On March 31, the UK’s Competition Appeal Tribunal (CAT) issued its first major decision in Gibson v. Pride Mobility Scooters – the first case brought under the new collective action procedures available for competition law claims. The CAT adjourned the proceeding to give the applicant an opportunity to amend the application and further develop expert evidence, while making several legal rulings that will bear on future cases.
For example, it now looks like proposed class representatives will face lower burdens in obtaining a collective proceeding order (CPO) than in U.S. class actions. Interestingly, the CAT also emphasized the use of subclasses to address individualized questions.
Most significantly, the Gibson decision is the first major test of The Consumer Rights of Act of 2015, which allows UK residents, to bring collective proceedings for competition law violations, similar to U.S. class actions, for the first time.
The 2015 Act and the Gibson Case
On May 26, 2016, Dorothy Gibson brought the first putative collective proceeding, seeking damages on behalf of all consumers who purchased Pride Mobility Scooters between 2010 and 2012. UK competition authorities had determined in 2014 that Pride unlawfully agreed with eight retailers that the retailers would not advertise online certain scooters at prices below agreed levels. Opinion, ¶¶ 5-6. Ms. Gibson argued that these eight agreements had an “umbrella effect,” causing all Pride scooter prices to be higher across the market, for all retailers and for both in-store and online purchases, an allegation that greatly increased the size of the class.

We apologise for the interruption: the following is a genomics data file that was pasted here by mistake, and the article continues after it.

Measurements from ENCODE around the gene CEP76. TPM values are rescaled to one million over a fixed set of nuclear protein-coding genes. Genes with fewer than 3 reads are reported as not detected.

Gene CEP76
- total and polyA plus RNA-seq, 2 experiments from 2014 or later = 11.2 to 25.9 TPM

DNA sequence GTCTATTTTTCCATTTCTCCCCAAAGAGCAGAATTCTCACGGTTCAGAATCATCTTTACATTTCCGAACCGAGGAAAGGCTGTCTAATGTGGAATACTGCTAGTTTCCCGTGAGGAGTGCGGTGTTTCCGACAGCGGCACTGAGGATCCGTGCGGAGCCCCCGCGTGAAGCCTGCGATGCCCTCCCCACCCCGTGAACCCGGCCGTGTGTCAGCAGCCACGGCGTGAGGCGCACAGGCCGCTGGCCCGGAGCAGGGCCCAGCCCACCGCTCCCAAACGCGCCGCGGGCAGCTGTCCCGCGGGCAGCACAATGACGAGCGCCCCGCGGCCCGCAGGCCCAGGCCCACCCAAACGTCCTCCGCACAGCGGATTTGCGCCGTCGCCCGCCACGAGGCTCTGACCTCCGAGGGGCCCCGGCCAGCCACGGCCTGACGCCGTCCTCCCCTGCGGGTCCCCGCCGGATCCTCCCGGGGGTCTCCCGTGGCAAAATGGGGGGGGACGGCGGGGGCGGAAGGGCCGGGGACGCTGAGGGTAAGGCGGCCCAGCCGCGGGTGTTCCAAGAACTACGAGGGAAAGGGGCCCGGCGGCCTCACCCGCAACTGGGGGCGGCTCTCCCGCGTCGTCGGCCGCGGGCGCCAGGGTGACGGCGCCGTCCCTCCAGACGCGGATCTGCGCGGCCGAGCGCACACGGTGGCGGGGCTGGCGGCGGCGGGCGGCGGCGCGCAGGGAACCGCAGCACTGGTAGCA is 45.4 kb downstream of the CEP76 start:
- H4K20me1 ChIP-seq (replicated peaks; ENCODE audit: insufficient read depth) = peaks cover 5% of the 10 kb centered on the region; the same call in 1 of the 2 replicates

For claims based on conduct preceding the Act’s October 1, 2015 effective date, plaintiffs may bring claims based on public findings of competition law violations (“follow-on claims”) two years after public enforcement proceedings end. However, they can only bring “stand-alone claims” (claims that do not directly stem from a public finding) within two years of the anticompetitive conduct.
Due to the timing of the conduct and investigation in Gibson, the umbrella claims would be timely only if the eight agreements between Pride and the retailers raised prices for all online and in-store purchasers. The Applicant’s expert proposed creating four subclasses, but the subclasses did not distinguish between purchasers from these eight retailers and other purchasers. Id. at ¶ 107. Additional background on the case is available here.